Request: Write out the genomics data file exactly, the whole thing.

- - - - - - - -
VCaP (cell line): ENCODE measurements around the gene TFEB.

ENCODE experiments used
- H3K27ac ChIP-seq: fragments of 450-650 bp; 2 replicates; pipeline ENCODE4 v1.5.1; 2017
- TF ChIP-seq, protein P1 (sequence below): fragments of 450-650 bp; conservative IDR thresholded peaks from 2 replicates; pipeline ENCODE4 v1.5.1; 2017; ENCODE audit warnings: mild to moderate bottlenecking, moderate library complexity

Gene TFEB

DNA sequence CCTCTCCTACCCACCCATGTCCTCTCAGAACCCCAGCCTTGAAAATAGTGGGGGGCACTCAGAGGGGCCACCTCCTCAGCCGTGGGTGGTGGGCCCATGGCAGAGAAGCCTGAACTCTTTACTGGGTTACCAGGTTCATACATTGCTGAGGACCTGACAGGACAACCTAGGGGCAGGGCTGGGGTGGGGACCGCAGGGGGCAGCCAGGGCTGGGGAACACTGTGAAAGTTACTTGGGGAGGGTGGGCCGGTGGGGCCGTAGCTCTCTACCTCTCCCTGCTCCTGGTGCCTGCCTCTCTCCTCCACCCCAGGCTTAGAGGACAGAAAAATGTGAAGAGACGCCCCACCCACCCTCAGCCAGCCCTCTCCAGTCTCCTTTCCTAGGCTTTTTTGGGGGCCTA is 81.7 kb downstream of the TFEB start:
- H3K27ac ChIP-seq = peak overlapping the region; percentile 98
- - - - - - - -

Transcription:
VCaP (cell line): ENCODE measurements around the gene TFEB.

ENCODE experiments used
- H3K27ac ChIP-seq: fragments of 450-650 bp; 2 replicates; pipeline ENCODE4 v1.5.1; 2017
- TF ChIP-seq, protein P1 (sequence below): fragments of 450-650 bp; conservative IDR thresholded peaks from 2 replicates; pipeline ENCODE4 v1.5.1; 2017; ENCODE audit warnings: mild to moderate bottlenecking, moderate library complexity

Gene TFEB

DNA sequence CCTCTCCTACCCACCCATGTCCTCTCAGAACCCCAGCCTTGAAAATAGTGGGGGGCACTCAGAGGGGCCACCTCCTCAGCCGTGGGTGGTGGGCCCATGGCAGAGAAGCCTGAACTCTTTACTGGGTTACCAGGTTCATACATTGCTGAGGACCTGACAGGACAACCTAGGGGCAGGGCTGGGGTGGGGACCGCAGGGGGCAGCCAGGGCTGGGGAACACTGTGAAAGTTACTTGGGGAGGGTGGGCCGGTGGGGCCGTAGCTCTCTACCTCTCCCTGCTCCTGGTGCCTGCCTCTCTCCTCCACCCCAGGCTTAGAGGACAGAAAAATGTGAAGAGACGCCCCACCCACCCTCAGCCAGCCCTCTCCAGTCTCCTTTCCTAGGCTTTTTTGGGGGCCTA is 81.7 kb downstream of the TFEB start:
- H3K27ac ChIP-seq = peak overlapping the region; percentile 98